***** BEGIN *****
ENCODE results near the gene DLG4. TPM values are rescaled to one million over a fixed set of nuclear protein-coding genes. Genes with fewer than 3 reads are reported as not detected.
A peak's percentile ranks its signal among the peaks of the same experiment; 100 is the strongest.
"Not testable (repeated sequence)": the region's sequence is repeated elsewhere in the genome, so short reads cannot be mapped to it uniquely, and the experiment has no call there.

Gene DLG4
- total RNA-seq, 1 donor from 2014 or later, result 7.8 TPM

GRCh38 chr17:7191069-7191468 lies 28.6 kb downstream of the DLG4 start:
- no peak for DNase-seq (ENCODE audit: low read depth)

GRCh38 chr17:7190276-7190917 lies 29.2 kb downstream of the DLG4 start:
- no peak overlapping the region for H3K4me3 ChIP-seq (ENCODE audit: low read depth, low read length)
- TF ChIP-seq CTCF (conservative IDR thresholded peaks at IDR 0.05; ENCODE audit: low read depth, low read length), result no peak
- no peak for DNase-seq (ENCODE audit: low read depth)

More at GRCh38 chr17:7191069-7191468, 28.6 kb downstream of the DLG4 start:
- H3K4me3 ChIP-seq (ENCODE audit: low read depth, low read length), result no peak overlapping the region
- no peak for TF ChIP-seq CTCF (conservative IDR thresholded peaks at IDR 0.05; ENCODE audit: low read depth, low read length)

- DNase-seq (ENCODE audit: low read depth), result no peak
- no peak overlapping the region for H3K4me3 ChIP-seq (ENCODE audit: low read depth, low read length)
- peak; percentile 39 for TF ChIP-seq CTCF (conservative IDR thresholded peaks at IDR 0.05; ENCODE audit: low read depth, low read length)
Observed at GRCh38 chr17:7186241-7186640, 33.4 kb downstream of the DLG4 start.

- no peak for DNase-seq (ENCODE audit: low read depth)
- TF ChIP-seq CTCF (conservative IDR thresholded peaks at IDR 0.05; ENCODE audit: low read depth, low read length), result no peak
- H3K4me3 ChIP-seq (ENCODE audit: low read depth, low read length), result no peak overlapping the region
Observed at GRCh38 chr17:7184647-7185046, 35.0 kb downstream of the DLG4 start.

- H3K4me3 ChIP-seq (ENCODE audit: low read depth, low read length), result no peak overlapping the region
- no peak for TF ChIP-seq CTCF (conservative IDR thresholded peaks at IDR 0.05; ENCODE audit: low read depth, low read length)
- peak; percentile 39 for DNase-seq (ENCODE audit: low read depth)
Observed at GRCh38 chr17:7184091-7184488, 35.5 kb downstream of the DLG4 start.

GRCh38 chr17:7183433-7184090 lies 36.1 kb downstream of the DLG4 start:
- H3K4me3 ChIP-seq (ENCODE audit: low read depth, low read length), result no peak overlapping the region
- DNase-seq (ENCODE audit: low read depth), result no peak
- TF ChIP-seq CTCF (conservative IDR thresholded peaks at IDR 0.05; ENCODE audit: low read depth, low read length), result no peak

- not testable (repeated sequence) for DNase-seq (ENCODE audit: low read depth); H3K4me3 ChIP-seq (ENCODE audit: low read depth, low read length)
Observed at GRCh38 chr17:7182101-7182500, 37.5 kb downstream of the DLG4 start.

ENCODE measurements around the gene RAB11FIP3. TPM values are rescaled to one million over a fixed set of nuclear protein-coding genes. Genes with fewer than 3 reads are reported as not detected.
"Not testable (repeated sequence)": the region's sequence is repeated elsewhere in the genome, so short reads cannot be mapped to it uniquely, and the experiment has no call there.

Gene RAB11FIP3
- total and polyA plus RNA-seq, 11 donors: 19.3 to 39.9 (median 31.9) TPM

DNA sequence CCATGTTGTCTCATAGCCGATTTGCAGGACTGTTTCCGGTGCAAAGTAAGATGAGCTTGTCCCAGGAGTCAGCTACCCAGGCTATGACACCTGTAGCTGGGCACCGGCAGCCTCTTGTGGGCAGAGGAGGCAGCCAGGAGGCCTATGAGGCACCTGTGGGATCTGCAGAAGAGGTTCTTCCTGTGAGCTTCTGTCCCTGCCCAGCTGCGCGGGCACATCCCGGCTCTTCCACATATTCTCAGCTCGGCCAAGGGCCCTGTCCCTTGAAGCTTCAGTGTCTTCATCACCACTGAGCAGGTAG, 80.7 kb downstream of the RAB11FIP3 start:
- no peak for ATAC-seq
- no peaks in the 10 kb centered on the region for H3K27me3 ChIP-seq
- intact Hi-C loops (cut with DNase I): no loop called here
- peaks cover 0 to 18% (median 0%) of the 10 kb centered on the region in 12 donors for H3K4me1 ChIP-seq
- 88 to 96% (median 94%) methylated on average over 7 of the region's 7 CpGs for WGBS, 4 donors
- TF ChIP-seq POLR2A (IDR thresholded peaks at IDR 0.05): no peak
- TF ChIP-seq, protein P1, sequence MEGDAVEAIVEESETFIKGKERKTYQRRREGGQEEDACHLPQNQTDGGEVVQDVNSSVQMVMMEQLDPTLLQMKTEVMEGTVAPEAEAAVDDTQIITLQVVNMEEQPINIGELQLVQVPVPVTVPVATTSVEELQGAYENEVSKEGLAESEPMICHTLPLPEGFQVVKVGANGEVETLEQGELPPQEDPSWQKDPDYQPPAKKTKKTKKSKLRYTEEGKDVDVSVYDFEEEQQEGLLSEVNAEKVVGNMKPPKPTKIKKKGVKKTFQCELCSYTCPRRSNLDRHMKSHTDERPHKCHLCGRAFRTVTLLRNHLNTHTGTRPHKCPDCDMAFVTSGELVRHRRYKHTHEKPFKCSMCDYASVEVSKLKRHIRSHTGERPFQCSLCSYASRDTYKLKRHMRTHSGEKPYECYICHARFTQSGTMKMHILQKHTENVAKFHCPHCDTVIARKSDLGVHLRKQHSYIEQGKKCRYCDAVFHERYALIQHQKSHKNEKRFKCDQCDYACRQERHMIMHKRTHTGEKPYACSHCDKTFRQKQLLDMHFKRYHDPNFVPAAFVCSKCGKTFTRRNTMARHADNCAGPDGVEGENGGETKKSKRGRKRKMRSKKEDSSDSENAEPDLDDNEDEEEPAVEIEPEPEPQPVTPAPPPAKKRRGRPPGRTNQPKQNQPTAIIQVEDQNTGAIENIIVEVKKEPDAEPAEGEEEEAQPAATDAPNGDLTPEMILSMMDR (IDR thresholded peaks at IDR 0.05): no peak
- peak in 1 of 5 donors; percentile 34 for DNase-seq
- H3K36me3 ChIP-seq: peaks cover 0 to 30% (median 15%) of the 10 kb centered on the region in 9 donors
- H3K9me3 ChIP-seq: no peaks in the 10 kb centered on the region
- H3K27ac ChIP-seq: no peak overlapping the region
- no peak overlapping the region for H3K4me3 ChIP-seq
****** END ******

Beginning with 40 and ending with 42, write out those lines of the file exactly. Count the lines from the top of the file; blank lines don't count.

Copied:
- intact Hi-C loops (cut with DNase I): no loop called here
- peaks cover 0 to 18% (median 0%) of the 10 kb centered on the region in 12 donors for H3K4me1 ChIP-seq
- 88 to 96% (median 94%) methylated on average over 7 of the region's 7 CpGs for WGBS, 4 donors